Markets will be keeping a close eye on Yellen's speech due later on Thursday for any hints on the inflation outlook which could also tip stocks in one direction or another.
Since the Fed's meeting last week, commodities have tanked, with copper down more than 6 percent and oil down nearly 5 percent. China, meanwhile, has become an even bigger source of concern for markets, now that some worry the Fed might see more dire economic problems that could spread to the U.S. economy.
Other analysts compared current price action to similar trends seen in October 2011 and July 1998.
Chief investment officer and chief executive at Fasanara Capital, Francesco Filia, said there is a good chance stocks will revisit lows seen last month and a further 10 percent correction from there is possible.
"I believe there is a good chance that the S&P tests August lows and I believe a further 10 percent correction from there opens then up as a possibility, before central banks blink and the upward trend resumes," Filia told CNBC, comparing the current dips to moves seen in 2011 and 1998.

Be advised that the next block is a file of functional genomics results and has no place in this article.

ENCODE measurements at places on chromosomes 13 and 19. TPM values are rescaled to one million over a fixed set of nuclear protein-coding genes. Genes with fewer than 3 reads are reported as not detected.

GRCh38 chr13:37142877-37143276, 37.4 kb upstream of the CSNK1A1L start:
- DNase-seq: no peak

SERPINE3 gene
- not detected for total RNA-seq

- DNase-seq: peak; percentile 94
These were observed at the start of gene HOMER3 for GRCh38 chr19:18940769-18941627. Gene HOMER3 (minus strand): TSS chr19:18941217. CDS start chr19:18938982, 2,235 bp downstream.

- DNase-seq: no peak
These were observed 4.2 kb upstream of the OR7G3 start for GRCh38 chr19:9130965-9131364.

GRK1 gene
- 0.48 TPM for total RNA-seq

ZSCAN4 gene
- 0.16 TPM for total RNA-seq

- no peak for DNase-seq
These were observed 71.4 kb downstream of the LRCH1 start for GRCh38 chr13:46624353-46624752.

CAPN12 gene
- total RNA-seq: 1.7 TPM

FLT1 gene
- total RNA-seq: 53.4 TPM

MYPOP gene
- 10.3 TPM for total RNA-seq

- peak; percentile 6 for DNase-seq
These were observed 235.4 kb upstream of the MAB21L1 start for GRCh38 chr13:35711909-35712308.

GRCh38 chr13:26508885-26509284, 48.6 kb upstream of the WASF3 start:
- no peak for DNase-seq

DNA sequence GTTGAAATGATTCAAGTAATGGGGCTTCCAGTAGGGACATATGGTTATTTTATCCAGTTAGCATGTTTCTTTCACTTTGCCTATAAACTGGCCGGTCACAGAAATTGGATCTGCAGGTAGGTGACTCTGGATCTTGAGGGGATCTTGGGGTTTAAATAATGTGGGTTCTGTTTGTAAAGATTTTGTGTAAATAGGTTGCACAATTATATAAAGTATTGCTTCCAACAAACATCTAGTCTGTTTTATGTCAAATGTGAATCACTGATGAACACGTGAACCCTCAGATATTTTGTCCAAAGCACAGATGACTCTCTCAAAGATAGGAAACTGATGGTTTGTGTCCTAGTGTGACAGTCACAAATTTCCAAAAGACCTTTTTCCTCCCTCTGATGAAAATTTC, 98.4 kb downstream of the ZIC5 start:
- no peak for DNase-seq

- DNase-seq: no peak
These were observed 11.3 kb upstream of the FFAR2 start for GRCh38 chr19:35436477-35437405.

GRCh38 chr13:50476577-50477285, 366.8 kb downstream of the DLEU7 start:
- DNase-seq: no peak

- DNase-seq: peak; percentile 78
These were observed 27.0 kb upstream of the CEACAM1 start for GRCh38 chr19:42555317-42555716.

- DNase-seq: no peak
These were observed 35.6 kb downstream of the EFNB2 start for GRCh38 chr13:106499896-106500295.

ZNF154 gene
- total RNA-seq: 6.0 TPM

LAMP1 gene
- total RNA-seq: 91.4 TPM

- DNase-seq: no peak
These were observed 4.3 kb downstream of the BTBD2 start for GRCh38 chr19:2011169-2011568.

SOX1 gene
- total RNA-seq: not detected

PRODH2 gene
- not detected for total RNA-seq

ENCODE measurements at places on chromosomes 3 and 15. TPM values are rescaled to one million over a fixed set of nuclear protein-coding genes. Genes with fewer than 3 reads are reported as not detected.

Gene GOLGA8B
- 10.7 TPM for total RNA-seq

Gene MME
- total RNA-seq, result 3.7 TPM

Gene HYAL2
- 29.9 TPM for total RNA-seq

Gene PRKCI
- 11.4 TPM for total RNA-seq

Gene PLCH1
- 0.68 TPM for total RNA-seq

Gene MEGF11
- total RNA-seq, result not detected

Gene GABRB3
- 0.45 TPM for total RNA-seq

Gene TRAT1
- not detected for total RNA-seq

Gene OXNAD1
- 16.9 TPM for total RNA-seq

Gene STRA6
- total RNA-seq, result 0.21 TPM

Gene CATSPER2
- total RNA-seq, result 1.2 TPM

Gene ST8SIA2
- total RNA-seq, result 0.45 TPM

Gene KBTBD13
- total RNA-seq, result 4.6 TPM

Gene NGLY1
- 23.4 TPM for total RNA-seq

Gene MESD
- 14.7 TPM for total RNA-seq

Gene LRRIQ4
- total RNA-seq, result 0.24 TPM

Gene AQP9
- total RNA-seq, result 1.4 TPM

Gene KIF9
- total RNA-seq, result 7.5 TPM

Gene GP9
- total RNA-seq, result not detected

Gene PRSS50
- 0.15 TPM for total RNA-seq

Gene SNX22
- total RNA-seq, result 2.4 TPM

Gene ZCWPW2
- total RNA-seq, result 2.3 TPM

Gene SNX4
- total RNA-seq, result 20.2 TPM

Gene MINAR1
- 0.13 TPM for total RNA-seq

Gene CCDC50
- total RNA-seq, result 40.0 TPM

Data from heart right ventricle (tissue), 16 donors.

In both cases, the S&P retested lows first within a couple of months, before rebounding, he said. Founder and CEO of DeMark Analytics, Thomas DeMark agreed.
"Both 2011 and 1998 peaked exactly 17 trading days off their respective August 2011 and 1998 closing lows prior to declining to a an upcoming lower low. Current S&P 500 peaked last week after a 17 day rally off its August 24 low. So far the three periods are in alignment,"DeMark said.
"Bottom line is the August 24 low should be undercut," he added.